Brokenness is really an illusion with the purpose of creating great beauty – Dr Habib Sadeghi
I just replied to a post on the Herpes Life forums that sadly is all too common. Usually, I hear this from someone who is relatively recently diagnosed, so they are just reeling from the shock and upset of the diagnosis. However, this member has had Herpes for several years. She has bought into the stigma, hook, line, and sinker, and has yet to find her way out of her her belief that Herpes has irreparably broken her. Essentially, she wrote:
I feel the shame because I am reminded how completely unattractive, how repellent having a virus on your genitals is to other people. It also disgusts me…… I will always be infectious. Its vile.
My response was: Continue reading Kintsukuroi: Celebrating in Your Brokenness
Wait! What? I’m hearing you over here. Yeah you! I know you read that Blog title and you are now thinking “WTF is she SMOKING?” LOL … it’s ok! Read on.
In case you haven’t figured it out by now, one of my themes here is learning to look at things from a different perspective. A POSITIVE perspective (Fancy that!). Because in the end, we have the choice in the end to stay attached to the negative and to feel miserable, or to look for what we have to learn from each life experience and to figure out how we can grow from it. So below you will see some of the “Positive” things I and others have gained from being H+ : Continue reading I’m Positive, and That’s a Good Thing!
Seldom, very seldom, does complete truth belong to any human disclosure; seldom can it happen that something is not a little disguised, or a little mistaken. Jane Austen
I went on a date this last weekend with a gentleman who I met on an online dating site for people with Herpes and other STD’s. It’s sort of ironic that this potential partner is H+ because I really don’t pay much attention to that dating site and I’m much more active on the “regular” dating sites like POF and OKC, and because I counsel the newly diagnosed all the time about not limiting yourself to H+ potential partners. Suffice it to say that in the last few years of dating, I’ve only dated 2 H+ guys. So normally the “Disclosure” conversation at the top of the list is about Herpes. Why do I say “Top of the list”? Because I had a huge revelation last night around a conversation that I had with this man about online dating profiles. Continue reading Disclosure: It’s Not Just About Herpes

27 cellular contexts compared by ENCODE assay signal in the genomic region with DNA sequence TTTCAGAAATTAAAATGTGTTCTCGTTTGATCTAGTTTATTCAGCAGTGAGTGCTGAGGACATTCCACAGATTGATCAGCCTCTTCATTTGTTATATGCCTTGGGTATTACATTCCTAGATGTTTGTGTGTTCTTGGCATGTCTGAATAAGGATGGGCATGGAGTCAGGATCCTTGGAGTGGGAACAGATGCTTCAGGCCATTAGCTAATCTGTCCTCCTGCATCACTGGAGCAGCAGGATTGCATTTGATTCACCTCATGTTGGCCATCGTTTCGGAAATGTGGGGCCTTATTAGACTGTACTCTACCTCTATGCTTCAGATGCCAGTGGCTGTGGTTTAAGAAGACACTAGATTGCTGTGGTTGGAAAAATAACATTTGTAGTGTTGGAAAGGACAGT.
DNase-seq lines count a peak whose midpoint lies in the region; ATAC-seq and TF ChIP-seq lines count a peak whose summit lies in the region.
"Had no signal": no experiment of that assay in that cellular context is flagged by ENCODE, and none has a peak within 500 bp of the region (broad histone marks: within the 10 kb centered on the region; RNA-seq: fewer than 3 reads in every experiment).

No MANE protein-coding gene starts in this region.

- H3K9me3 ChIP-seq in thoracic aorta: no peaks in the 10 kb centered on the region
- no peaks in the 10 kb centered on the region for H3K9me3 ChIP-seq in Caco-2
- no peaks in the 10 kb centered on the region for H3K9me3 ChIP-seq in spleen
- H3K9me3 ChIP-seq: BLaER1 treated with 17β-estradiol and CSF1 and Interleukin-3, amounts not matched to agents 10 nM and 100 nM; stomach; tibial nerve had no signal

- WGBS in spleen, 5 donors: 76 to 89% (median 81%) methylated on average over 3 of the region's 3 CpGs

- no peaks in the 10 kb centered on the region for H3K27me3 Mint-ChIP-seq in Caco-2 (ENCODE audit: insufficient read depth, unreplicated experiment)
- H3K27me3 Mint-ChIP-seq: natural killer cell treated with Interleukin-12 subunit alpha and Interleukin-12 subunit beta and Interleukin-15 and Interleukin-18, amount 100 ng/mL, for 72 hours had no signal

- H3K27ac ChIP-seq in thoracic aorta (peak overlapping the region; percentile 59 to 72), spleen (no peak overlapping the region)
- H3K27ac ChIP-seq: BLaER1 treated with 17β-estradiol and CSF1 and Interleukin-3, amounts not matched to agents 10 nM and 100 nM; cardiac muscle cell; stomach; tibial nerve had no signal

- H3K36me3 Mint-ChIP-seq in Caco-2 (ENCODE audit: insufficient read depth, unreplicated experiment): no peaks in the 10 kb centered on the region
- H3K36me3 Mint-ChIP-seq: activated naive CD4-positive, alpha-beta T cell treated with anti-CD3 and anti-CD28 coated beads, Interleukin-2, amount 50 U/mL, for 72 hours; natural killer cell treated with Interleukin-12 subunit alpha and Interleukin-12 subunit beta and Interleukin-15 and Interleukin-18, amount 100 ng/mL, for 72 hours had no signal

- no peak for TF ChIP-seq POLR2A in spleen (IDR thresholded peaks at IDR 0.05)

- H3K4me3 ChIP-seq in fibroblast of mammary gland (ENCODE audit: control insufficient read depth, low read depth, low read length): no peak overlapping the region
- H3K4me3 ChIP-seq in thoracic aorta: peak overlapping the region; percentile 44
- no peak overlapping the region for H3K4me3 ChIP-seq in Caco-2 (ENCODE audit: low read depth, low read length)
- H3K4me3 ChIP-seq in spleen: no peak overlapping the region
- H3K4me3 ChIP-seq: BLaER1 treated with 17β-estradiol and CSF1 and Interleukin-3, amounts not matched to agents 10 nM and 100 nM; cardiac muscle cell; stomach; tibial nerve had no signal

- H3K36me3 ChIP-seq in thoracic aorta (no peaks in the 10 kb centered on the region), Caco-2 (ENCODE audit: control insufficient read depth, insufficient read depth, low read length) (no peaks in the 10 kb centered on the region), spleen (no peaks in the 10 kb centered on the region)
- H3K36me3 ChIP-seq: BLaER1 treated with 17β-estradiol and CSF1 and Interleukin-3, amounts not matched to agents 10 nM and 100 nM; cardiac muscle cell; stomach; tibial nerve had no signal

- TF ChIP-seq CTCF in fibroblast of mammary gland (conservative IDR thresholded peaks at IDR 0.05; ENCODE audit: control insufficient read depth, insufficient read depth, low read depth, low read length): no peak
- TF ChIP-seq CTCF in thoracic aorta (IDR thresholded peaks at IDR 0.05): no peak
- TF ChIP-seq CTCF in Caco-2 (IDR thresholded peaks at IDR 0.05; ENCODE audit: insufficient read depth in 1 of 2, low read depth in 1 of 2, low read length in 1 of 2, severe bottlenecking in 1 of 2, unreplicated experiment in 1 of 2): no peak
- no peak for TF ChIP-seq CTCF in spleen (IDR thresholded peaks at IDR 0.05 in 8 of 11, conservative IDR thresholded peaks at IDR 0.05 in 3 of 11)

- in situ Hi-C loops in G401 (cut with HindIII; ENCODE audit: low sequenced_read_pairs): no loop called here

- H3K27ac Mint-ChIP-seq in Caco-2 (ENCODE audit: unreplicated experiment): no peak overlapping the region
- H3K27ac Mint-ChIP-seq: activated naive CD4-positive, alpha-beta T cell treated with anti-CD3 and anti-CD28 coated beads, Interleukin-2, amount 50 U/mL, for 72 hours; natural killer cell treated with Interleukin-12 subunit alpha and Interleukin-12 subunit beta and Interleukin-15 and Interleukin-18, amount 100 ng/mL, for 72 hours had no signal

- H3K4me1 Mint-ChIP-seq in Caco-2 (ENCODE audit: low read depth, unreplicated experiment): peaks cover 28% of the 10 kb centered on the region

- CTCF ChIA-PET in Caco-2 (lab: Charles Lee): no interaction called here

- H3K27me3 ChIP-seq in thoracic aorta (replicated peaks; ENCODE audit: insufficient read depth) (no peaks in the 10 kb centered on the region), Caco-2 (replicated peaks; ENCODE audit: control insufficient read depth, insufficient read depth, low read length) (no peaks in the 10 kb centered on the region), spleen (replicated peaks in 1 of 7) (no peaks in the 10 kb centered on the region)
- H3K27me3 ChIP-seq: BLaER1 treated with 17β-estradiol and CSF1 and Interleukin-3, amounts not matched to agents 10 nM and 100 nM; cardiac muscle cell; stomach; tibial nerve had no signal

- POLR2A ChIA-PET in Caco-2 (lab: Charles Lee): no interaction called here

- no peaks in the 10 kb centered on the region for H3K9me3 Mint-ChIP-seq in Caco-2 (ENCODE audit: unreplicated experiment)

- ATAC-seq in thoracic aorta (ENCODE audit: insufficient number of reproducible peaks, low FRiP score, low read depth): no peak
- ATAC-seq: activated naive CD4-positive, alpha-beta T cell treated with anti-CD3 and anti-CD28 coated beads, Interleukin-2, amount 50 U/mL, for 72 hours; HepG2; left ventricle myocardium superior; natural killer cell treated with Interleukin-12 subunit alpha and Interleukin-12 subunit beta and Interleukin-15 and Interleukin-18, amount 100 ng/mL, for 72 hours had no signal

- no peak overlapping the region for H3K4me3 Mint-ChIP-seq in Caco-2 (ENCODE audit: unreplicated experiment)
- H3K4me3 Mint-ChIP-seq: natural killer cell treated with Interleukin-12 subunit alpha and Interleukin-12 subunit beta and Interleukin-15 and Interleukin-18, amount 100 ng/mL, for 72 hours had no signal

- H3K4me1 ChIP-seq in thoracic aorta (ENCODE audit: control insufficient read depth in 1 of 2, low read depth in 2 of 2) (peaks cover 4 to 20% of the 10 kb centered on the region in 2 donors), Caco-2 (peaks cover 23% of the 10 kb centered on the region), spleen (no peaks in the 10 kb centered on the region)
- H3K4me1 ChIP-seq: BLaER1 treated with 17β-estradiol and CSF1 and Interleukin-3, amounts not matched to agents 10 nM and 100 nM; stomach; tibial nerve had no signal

The question of when to disclose is a very personal thing. Some people don’t tell anyone (not recommended… you need to know that you ARE accepted with H!), some tell their best friend or their mother, and a few, like me, are totally “out”. There is no right way to be around this. You know what is right for you.
One of the most terrifying aspects for many newly diagnosed is how they will tell someone, anyone, about their condition. They can’t imagine that anyone would still love and respect them now that they are “tainted” and “dirty”. They allow their perception of the stigma to convince them that there is no way anyone will understand.
So first of all, think of it this way. Suppose your best friend came along before you got Herpes and confided in you that they have Herpes. How would you have thought about them? Would it change how you felt about them? If you are a true friend, it wouldn’t change anything. You may think they were careless or that their partner choices were questionable … but odds are you would still love and respect them and support them as best as you could. Continue reading When Should I Disclose?
Pretty much every day I read the same plea on the Herpes Opportunity Forums where I am known as the Forum Mom …
“I was diagnosed 3 weeks ago…. when is the pain going to stop? When will I get back to normal? When will I be happy again? My life is OVER!!!!!”
Now, I get it. For many, the day you got the news that you have Herpes was probably one of the most stressful, painful, and frightening days of your life. And I know that some people have some pretty tough primary outbreaks. But lets put this into a little perspective:
The average person will live about 4,000 weeks. So 3-4 weeks, or even 3-4 months, is basically a speed bump on the timeline of your life. Or as one H (Opp) member put it so well…. Continue reading Patience Grasshopper: Surviving and Thriving The First Year With Herpes